Gamers love investing money into their accounts for in-game rewards and items. However, a recent study shows that around 40% of children expressed links to “problem gambling,” calling them to be regulated as betting products.
A correlation was clearly demonstrated between the user of loot boxes and problem gambling behavior under PGSI (Problem Gambling Severity Index) measures.
However, the UK will not ban loot boxes despite reports from government consultation discovering evidence of a “consistent” association between the features and “problem gambling.”
Good News for Gamers
The feature is prevalent in nearly every game. Some notable names include PUBG, Call of Duty, and FIFA football series, banned in Belgium in 2018; however, Nadine Dorries, UK’s culture minister, states that the UK will not follow them.
Instead, she states that the government will discuss strict “industry-led” protection measures after a 22-month consultation with the UK’s £7bn gaming sector, which was heavily criticized.
Dorries claims that drafting legislation to impose prohibitions on loot boxes as a part of the anticipated renovation of the national gambling laws might have “unintended consequences.”
The government, while replying to the consultation, said, “For example, legislation to introduce an outright ban on children purchasing loot boxes could have the unintended effect of more children using adult accounts, and thus having more limited parental oversight of their play and spending,”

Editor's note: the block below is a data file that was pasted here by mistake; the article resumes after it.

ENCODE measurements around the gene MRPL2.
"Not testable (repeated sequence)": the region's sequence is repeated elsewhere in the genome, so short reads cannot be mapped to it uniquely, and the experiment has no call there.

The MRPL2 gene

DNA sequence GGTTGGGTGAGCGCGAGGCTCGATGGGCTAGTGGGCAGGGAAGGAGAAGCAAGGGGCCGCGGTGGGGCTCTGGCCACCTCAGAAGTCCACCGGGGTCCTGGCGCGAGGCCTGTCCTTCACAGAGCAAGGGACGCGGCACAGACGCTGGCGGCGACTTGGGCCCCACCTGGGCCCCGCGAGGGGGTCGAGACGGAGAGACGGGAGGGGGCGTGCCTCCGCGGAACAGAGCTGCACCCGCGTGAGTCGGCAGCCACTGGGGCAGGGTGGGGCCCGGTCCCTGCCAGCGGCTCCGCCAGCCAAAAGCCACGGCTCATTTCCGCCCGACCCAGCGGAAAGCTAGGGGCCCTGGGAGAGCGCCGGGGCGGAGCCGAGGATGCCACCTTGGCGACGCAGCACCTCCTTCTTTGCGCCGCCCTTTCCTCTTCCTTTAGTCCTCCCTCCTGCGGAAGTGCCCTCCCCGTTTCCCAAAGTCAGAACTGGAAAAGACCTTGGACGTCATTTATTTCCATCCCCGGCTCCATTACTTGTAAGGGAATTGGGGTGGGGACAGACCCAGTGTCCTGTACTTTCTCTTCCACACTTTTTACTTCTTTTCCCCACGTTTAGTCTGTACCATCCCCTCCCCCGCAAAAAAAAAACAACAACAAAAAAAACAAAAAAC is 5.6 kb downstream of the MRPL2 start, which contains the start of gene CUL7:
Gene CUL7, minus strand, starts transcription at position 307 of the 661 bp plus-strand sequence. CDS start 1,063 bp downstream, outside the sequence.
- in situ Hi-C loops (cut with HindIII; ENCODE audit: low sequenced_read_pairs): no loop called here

It also said that although there was “a stable and consistent” association between problem gambling and loot boxes, as the study identified among 15 peers, it did not find a causal link”.
Another compelling factor is that the loot box rewards cannot be legitimately exchanged for real money, which means that players can’t, in theory, “cash out” as they may during gambling.
The Gambling Commission, however, has previously cautioned that the third-party sites let users trade the rewards for real money.
Serious consideration of the issue
Department for Digital, Culture, Media, and Sport (DCMS) wants strict legislation to govern the sector; Dorries said, “Children and young people should not be able to purchase loot boxes without parental approval.”
“All players should have access to spending controls and transparent information to support their gaming.”
The DCMS said, “We expect games companies and platforms to improve protections for children, young people, and adults, and for tangible results to begin to be seen in the near future,” They also added If that does not happen, we will not hesitate to consider legislative options if we deem it necessary to protect children, young people, and adults.”